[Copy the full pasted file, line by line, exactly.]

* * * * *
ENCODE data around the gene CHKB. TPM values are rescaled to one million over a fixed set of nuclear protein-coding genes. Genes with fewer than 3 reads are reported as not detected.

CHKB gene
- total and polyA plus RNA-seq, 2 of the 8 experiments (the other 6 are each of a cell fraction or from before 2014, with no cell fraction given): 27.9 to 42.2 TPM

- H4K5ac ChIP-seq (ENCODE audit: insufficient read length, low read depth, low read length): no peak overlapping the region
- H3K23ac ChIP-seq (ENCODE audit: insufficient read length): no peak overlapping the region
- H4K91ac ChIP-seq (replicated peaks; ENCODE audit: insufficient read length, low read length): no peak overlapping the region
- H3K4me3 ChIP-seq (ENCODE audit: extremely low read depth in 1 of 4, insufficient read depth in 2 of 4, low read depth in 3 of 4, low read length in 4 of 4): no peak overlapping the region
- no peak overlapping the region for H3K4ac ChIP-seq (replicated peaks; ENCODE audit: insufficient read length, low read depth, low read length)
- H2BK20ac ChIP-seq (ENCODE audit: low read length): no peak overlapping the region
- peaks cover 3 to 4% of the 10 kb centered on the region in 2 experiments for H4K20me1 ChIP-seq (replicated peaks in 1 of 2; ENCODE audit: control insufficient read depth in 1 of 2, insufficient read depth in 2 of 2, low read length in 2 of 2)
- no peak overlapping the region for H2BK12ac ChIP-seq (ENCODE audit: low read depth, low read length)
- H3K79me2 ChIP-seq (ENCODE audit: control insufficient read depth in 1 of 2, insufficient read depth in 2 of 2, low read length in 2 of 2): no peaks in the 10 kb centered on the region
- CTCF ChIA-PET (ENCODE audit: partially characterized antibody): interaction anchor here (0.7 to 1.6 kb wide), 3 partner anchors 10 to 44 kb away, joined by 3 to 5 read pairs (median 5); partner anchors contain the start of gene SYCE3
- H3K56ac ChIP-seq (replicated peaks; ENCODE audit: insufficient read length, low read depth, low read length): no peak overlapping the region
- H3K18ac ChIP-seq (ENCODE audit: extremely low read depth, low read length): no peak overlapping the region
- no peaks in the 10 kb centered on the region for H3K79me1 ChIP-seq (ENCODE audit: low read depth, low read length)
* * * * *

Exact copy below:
ENCODE data around the gene CHKB. TPM values are rescaled to one million over a fixed set of nuclear protein-coding genes. Genes with fewer than 3 reads are reported as not detected.

CHKB gene
- total and polyA plus RNA-seq, 2 of the 8 experiments (the other 6 are each of a cell fraction or from before 2014, with no cell fraction given): 27.9 to 42.2 TPM

- H4K5ac ChIP-seq (ENCODE audit: insufficient read length, low read depth, low read length): no peak overlapping the region
- H3K23ac ChIP-seq (ENCODE audit: insufficient read length): no peak overlapping the region
- H4K91ac ChIP-seq (replicated peaks; ENCODE audit: insufficient read length, low read length): no peak overlapping the region
- H3K4me3 ChIP-seq (ENCODE audit: extremely low read depth in 1 of 4, insufficient read depth in 2 of 4, low read depth in 3 of 4, low read length in 4 of 4): no peak overlapping the region
- no peak overlapping the region for H3K4ac ChIP-seq (replicated peaks; ENCODE audit: insufficient read length, low read depth, low read length)
- H2BK20ac ChIP-seq (ENCODE audit: low read length): no peak overlapping the region
- peaks cover 3 to 4% of the 10 kb centered on the region in 2 experiments for H4K20me1 ChIP-seq (replicated peaks in 1 of 2; ENCODE audit: control insufficient read depth in 1 of 2, insufficient read depth in 2 of 2, low read length in 2 of 2)
- no peak overlapping the region for H2BK12ac ChIP-seq (ENCODE audit: low read depth, low read length)
- H3K79me2 ChIP-seq (ENCODE audit: control insufficient read depth in 1 of 2, insufficient read depth in 2 of 2, low read length in 2 of 2): no peaks in the 10 kb centered on the region
- CTCF ChIA-PET (ENCODE audit: partially characterized antibody): interaction anchor here (0.7 to 1.6 kb wide), 3 partner anchors 10 to 44 kb away, joined by 3 to 5 read pairs (median 5); partner anchors contain the start of gene SYCE3
- H3K56ac ChIP-seq (replicated peaks; ENCODE audit: insufficient read length, low read depth, low read length): no peak overlapping the region
- H3K18ac ChIP-seq (ENCODE audit: extremely low read depth, low read length): no peak overlapping the region
- no peaks in the 10 kb centered on the region for H3K79me1 ChIP-seq (ENCODE audit: low read depth, low read length)